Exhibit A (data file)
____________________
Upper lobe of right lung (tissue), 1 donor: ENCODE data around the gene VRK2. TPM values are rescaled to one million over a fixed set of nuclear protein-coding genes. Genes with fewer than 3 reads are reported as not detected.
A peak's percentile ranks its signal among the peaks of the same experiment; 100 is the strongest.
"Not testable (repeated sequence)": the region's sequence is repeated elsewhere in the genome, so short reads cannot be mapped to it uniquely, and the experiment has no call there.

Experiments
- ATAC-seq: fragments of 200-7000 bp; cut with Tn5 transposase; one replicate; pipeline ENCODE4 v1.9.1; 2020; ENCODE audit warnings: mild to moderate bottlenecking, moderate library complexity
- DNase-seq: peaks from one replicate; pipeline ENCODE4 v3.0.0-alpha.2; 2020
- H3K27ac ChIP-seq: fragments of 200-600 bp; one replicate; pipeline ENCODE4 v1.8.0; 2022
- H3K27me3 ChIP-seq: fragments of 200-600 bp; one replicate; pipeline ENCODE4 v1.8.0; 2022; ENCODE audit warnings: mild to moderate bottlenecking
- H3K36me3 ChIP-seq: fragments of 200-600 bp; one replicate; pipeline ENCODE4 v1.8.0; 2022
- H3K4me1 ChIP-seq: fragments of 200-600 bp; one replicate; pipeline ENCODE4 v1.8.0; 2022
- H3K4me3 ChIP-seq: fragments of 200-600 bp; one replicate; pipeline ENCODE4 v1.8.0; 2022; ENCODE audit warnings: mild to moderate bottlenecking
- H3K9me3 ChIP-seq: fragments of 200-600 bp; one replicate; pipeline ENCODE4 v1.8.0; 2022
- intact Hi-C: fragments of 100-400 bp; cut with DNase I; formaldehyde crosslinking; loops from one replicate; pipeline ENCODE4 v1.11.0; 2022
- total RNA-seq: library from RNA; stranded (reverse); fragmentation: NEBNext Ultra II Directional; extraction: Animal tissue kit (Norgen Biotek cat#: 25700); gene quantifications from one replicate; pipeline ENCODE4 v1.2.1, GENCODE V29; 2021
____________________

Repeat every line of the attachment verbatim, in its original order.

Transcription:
Upper lobe of right lung (tissue), 1 donor: ENCODE data around the gene VRK2. TPM values are rescaled to one million over a fixed set of nuclear protein-coding genes. Genes with fewer than 3 reads are reported as not detected.
A peak's percentile ranks its signal among the peaks of the same experiment; 100 is the strongest.
"Not testable (repeated sequence)": the region's sequence is repeated elsewhere in the genome, so short reads cannot be mapped to it uniquely, and the experiment has no call there.

Experiments
- ATAC-seq: fragments of 200-7000 bp; cut with Tn5 transposase; one replicate; pipeline ENCODE4 v1.9.1; 2020; ENCODE audit warnings: mild to moderate bottlenecking, moderate library complexity
- DNase-seq: peaks from one replicate; pipeline ENCODE4 v3.0.0-alpha.2; 2020
- H3K27ac ChIP-seq: fragments of 200-600 bp; one replicate; pipeline ENCODE4 v1.8.0; 2022
- H3K27me3 ChIP-seq: fragments of 200-600 bp; one replicate; pipeline ENCODE4 v1.8.0; 2022; ENCODE audit warnings: mild to moderate bottlenecking
- H3K36me3 ChIP-seq: fragments of 200-600 bp; one replicate; pipeline ENCODE4 v1.8.0; 2022
- H3K4me1 ChIP-seq: fragments of 200-600 bp; one replicate; pipeline ENCODE4 v1.8.0; 2022
- H3K4me3 ChIP-seq: fragments of 200-600 bp; one replicate; pipeline ENCODE4 v1.8.0; 2022; ENCODE audit warnings: mild to moderate bottlenecking
- H3K9me3 ChIP-seq: fragments of 200-600 bp; one replicate; pipeline ENCODE4 v1.8.0; 2022
- intact Hi-C: fragments of 100-400 bp; cut with DNase I; formaldehyde crosslinking; loops from one replicate; pipeline ENCODE4 v1.11.0; 2022
- total RNA-seq: library from RNA; stranded (reverse); fragmentation: NEBNext Ultra II Directional; extraction: Animal tissue kit (Norgen Biotek cat#: 25700); gene quantifications from one replicate; pipeline ENCODE4 v1.2.1, GENCODE V29; 2021